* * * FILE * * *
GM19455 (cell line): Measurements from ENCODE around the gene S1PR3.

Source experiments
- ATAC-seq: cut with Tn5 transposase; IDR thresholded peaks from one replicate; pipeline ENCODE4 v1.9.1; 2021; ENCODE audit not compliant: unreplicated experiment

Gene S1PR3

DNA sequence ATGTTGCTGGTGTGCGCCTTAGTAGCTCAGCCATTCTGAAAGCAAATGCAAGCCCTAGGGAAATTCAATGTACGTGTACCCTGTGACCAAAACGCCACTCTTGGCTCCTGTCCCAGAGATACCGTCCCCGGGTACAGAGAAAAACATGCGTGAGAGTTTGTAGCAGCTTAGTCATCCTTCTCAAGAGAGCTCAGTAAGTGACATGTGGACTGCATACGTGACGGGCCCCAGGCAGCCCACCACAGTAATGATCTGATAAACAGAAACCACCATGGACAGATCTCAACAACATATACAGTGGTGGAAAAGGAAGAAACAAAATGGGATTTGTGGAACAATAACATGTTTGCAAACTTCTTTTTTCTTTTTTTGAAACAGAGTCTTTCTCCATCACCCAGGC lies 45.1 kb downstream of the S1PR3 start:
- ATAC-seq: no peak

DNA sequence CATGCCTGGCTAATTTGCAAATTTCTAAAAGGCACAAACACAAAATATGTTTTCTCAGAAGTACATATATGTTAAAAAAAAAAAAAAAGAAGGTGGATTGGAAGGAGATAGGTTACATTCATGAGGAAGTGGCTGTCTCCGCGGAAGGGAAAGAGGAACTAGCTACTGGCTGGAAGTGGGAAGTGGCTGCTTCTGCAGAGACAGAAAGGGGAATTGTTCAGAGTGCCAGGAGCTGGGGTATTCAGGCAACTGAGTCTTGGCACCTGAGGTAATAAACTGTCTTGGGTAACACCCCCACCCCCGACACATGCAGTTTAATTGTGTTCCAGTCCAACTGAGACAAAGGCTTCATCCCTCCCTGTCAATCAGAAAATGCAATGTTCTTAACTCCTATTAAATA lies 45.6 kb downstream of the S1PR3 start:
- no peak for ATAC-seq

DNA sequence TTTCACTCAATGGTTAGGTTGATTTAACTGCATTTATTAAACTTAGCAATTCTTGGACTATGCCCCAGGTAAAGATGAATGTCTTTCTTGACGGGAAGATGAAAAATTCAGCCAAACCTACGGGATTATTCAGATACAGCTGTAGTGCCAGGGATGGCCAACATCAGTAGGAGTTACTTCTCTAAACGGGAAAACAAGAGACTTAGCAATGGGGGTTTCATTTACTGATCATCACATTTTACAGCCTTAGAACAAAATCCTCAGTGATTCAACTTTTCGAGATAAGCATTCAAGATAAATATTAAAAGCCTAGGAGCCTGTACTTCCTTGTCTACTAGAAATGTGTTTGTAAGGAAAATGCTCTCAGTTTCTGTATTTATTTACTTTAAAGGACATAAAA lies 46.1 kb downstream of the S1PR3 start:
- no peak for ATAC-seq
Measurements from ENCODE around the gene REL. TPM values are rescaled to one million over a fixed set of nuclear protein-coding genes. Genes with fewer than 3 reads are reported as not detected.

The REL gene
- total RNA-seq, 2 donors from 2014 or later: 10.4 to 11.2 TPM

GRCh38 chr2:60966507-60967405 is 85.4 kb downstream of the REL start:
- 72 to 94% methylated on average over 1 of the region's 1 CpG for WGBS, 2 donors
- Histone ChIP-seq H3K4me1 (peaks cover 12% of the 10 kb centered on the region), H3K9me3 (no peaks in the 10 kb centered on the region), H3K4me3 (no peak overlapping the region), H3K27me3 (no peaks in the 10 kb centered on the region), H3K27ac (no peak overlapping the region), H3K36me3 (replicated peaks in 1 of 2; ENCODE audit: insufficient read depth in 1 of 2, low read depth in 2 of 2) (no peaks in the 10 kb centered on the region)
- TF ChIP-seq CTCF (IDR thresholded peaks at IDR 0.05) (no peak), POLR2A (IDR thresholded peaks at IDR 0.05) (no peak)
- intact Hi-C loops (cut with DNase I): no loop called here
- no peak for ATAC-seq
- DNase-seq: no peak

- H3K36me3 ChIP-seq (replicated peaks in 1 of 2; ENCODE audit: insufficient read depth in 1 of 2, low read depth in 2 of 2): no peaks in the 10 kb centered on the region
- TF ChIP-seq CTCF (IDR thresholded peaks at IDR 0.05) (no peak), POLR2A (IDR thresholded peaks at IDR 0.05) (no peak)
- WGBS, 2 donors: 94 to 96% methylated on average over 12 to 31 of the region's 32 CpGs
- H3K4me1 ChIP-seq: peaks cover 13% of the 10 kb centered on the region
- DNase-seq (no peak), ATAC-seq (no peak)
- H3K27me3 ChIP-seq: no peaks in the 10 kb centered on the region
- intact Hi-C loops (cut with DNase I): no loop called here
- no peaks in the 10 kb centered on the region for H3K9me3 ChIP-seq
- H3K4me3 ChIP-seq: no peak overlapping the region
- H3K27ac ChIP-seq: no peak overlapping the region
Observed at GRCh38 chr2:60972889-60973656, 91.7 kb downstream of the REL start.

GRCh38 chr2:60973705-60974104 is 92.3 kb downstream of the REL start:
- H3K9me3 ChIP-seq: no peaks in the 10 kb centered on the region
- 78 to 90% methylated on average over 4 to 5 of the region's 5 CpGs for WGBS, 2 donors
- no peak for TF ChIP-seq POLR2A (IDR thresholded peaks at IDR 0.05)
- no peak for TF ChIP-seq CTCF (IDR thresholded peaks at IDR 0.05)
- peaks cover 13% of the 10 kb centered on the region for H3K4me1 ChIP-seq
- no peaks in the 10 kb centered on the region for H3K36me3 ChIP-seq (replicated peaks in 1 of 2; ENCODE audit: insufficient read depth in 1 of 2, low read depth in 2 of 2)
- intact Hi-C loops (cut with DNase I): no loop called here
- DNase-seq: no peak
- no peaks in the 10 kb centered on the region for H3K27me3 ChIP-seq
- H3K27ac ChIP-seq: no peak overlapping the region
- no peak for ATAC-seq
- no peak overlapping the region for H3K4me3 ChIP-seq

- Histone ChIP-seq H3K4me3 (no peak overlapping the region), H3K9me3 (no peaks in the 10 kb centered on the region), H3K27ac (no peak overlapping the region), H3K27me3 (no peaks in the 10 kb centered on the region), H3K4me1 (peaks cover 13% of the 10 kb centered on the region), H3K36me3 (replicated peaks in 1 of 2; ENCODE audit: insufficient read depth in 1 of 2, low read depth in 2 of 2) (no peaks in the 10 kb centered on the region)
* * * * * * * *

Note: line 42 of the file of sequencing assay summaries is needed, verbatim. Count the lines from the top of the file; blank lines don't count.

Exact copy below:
- H3K27ac ChIP-seq: no peak overlapping the region